Adaptive Management, Organizations and Common Property Management: Perspectives from the Community Forests of Quintana Roo, Mexico

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"For over 15 years an unusual experiment in community-based management of common property resources, particularly forest resources, has been underway in the Mexican state of Quintana Roo. Mexico's ejido system gave communities permanent and secure access to common pool forest resources under defined common property management regimes in two stages, 1) When the ejido land grant was originally given as far back as the 1920s, and 2) when communities won the right to exploit the timber on their forest lands in the early 1980s. It is a system of common property management which was almost entirely induced from the outside, a 'donor-initiated common pool resource institution,' although in some cases it clearly was able to draw on indigenous cultural forms and practices. Thus, it is not 'self-organized' although in the best of the cases it now has a significant degree of self-governance. It involves the organized industrial production of timber for commercial markets, an economic activity which occurs in few other common property regimes in the world outside of Mexico. It involves not just sets of rules in use, or 'institutions' but formal community organizations, indeed, market-oriented 'community enterprises' dedicated to commercial forest exploitation. These formal organizations occur not only at the community or ejido level, but also participate in and depend upon second-level organizations at the state level and third-level organizations at the national level in a 'nested' fashion. "These and other factors to be discussed in this paper make community forest management in Quintana Roo an exceptional but still little described case within the common property literature. I will be attempting a synthetic analysis of the history of these organizations, the social and ecological conditions which forged their emergence, and how they have transformed over time within a turbulent policy and political environment and in interaction with the constraints and possibilities of the ecosystem. Some of the key conceptual elements I will use in the discussion include adaptive management and organizational learning, the linking of social and ecological systems, common property theory, social capital, and community-based conservation. The adaptive management approach is a framework that allows us to look at the Quintana Roo organizations as actively adapting and reacting to a typically complex social and ecological environment, as organizations that 'learn.' A practical implication is that it calls for the elimination of the barrier between research and management. In this approach, resource management policies, and resource-directed actions should be treated as 'experiments' from which land managers and 'stakeholders' at all levels of a social system can learn. It takes the assumption of 'trial and error' in the evolution of self-organized CPR systems, and attempts to place it on a more formal foundation of scientific research and adaptive organizational strategies."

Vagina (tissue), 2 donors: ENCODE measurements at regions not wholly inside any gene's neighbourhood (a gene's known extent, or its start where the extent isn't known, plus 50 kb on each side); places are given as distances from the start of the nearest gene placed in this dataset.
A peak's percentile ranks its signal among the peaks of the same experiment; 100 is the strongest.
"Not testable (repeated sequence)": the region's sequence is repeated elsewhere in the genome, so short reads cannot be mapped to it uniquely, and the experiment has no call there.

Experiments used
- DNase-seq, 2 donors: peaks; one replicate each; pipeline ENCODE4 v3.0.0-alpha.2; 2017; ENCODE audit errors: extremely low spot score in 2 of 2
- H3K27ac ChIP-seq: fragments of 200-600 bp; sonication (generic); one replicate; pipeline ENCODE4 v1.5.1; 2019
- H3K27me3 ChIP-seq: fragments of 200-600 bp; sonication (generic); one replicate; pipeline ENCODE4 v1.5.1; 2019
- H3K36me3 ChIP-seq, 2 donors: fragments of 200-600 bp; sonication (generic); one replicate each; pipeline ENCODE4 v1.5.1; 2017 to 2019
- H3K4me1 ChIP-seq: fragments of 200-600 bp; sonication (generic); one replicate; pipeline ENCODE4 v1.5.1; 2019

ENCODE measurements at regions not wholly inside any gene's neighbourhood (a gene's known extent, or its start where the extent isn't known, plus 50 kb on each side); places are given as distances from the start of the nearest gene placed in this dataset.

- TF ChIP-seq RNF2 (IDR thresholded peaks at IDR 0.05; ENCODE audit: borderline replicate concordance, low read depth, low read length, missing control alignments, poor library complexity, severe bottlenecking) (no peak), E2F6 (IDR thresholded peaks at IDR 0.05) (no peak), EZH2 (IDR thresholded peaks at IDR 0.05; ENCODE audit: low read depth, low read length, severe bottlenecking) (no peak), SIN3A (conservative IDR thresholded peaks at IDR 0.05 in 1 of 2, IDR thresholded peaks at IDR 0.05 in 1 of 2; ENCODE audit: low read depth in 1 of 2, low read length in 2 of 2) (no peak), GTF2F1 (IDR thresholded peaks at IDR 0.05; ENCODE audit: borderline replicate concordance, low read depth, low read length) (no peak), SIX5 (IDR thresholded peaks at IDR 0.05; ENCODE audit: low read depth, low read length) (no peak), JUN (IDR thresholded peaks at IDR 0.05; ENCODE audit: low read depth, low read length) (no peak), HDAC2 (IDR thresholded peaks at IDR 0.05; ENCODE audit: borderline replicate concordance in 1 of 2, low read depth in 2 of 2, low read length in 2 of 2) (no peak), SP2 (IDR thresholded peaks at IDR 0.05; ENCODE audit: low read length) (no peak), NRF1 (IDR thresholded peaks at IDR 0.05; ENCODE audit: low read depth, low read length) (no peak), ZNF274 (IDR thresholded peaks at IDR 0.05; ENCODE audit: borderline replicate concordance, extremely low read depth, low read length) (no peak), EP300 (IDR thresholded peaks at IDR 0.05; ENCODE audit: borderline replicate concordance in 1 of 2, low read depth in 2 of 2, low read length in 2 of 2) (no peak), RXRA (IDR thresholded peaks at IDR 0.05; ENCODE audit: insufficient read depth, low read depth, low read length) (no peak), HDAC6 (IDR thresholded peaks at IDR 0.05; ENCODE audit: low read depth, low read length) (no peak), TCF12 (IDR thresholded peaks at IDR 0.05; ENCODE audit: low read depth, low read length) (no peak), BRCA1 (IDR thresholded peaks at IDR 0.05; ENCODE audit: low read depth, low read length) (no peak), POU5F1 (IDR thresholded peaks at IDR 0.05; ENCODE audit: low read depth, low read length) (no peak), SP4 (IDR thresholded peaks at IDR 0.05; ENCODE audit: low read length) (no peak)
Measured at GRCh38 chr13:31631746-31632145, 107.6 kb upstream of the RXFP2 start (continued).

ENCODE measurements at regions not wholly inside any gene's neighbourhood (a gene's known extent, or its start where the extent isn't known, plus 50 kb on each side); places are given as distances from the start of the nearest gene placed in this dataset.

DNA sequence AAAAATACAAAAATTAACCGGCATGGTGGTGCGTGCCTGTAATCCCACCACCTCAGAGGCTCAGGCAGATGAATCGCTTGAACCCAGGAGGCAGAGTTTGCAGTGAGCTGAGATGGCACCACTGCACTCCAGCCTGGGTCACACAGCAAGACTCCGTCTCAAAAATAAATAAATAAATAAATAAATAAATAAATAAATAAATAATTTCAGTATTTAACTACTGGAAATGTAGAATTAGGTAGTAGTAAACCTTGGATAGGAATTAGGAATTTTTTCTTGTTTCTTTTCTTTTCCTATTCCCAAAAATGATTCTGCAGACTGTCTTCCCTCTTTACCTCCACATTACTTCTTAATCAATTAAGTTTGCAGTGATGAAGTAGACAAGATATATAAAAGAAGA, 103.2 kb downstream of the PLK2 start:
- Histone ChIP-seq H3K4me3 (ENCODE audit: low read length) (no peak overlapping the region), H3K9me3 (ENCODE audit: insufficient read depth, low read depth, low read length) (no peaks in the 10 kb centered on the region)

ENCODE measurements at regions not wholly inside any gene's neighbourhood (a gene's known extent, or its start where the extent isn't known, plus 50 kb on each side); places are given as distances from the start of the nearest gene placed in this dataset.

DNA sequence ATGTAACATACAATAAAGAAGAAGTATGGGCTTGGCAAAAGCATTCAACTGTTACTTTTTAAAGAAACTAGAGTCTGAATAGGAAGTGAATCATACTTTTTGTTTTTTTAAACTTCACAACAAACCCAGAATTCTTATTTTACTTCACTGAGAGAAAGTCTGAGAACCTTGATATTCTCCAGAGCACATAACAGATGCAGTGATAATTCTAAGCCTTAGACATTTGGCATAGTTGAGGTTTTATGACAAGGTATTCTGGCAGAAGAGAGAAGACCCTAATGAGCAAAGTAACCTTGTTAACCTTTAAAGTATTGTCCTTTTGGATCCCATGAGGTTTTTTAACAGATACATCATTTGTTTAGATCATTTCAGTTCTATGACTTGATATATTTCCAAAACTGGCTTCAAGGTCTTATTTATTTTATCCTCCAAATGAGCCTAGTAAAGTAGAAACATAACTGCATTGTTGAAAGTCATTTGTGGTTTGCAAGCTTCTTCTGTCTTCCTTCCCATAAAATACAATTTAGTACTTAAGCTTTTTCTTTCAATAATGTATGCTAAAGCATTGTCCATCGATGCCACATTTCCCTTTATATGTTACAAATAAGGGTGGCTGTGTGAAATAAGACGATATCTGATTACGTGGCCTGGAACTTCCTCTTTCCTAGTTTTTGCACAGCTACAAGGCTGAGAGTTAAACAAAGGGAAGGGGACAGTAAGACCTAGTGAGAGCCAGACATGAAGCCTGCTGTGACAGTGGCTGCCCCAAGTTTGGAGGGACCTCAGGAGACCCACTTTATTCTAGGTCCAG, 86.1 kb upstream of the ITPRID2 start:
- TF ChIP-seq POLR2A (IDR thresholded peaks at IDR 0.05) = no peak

IASC, common pool resources, forest management, community participation, ejidos, adaptation, organizational behavior, resource management--policy, CBRM